Science: Sea Squirts And Vertebrate Evolution, Iodine-Powered Satellites

Spineless sea squirts shed light on vertebrate evolution, and an iodine-fuelled engine powering a satellite in space.

In this episode:

00:45 A story of sea squirts, ancient vertebrates and missing genes

When a PhD student set out to study the developmental pathways of a strange sea creature, he hoped to shed light on the origins of vertebrate animals. Instead, researchers found themselves investigating a strange case of missing genes. We hear why gene loss could be a more significant factor in evolutionary processes than was previously thought.

Research article: Ferrández-Roldán et al.

08:17 Research Highlights

The unusual crystal that gives a beetle its glittering green sheen, and the genetics of a fish’s 200 year lifespan.

Research Highlight: Weird crystal makes beetle a living jewel

Research Highlight: Some of Earth’s longest-lived fish show how to reach extreme ages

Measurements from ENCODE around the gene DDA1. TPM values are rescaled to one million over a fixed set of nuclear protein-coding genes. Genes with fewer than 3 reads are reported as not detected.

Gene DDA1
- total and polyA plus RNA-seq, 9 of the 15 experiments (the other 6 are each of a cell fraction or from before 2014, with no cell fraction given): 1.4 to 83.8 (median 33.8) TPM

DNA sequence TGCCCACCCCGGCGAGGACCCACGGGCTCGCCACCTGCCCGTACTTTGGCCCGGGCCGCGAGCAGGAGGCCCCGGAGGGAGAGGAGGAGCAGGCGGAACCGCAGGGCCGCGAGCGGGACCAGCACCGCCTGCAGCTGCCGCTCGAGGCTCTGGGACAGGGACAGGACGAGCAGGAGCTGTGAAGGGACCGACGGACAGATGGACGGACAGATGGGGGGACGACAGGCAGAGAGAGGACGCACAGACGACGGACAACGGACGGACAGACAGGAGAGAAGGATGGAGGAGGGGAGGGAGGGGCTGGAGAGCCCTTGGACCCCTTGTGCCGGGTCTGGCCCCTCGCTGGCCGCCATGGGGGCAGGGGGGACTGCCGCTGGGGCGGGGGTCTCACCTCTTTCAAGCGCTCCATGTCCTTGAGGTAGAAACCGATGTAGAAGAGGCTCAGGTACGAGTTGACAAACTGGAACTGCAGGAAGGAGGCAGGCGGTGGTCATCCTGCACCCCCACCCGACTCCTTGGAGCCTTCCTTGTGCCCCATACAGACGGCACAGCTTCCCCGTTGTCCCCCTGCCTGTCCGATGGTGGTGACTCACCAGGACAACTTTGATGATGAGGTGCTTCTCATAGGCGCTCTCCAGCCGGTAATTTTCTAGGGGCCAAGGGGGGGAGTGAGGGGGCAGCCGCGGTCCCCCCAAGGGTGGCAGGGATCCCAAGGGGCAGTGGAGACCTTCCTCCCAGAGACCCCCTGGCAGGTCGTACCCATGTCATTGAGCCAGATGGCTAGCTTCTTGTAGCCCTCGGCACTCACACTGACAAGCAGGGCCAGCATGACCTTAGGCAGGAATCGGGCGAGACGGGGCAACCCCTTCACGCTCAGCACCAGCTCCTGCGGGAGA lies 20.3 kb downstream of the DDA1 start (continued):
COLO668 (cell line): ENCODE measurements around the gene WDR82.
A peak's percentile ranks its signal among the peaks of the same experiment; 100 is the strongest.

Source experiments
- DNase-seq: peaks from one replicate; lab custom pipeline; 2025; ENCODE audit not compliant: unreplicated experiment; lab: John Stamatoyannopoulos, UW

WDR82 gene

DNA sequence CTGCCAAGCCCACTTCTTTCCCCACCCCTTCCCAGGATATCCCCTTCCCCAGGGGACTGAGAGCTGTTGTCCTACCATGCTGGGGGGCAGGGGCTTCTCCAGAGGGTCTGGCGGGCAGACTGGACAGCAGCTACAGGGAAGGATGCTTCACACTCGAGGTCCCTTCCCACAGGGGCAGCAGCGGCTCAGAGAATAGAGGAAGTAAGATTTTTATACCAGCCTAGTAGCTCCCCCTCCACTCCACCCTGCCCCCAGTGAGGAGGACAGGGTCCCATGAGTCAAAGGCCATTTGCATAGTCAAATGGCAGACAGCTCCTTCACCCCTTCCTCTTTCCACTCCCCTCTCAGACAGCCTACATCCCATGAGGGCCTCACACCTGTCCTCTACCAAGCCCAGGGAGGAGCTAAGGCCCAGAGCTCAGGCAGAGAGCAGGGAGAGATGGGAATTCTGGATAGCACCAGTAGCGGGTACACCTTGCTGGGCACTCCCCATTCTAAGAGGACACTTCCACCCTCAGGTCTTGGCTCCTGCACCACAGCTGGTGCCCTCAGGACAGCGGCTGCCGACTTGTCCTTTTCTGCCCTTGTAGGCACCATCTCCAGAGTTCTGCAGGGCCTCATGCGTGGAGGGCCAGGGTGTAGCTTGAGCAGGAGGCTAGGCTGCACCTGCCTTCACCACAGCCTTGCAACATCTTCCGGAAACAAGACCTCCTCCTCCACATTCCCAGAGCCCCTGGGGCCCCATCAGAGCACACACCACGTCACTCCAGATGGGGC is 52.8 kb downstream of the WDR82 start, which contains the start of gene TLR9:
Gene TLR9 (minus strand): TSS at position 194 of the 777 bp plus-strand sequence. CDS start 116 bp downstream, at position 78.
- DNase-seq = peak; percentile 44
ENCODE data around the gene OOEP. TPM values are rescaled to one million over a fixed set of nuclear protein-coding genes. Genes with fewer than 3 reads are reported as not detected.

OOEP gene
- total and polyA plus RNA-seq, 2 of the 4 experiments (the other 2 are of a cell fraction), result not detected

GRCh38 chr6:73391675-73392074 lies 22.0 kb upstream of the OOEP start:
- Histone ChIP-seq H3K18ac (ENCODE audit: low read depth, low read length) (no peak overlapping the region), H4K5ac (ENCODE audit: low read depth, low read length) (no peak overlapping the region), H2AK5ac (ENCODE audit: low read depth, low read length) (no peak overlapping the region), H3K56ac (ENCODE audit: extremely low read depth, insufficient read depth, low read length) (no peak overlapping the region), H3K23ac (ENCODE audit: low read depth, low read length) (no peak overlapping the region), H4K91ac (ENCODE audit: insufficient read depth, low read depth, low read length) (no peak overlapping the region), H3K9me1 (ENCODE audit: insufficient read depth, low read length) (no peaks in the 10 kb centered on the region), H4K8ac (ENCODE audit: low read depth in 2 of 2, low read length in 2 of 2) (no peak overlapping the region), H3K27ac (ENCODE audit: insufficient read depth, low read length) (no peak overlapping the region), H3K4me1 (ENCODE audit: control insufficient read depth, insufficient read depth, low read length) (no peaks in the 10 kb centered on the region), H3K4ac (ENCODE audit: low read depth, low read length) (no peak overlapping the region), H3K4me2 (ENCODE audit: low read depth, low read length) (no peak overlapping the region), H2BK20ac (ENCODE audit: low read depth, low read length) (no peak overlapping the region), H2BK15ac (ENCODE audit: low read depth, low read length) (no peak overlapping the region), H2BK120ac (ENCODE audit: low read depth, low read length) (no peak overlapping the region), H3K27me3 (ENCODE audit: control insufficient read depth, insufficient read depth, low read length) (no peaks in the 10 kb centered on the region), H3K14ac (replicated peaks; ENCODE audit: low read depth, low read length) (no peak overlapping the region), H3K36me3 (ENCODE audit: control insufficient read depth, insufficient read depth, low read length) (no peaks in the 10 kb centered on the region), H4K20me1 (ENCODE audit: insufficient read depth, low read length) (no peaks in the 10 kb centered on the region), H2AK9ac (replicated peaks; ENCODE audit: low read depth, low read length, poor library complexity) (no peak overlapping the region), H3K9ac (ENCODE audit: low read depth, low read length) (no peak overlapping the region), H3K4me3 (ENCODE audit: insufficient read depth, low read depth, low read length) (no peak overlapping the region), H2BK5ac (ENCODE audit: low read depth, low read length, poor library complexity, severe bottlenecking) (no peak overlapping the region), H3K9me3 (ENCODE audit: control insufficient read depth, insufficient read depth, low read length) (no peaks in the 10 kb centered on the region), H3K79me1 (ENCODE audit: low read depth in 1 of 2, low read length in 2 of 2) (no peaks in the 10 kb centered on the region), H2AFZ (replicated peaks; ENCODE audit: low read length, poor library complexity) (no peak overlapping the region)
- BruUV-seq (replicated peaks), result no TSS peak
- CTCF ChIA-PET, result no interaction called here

10:43 An iodine-fuelled engine for satellites

In space, many satellites use xenon-fuelled ‘electric propulsion systems’ to maneuver. However, xenon is rare and requires high-pressure storage systems, so researchers have been working to develop alternative fuels. This week, a team publish details of the first in-space test of an iodine-powered electric propulsion system, which they say has many advantages over xenon systems.

Research article: Rafalskyi et al

16:37 Briefing Chat

We discuss some highlights from the Nature Briefing. This time, issues aboard the Hubble Space Telescope, and what the discovery of a theorised mineral reveals about processes deep within the Earth.

Wired: NASA Tries to Save Hubble, Again

Nature: Diamond delivers long-sought mineral from the deep Earth

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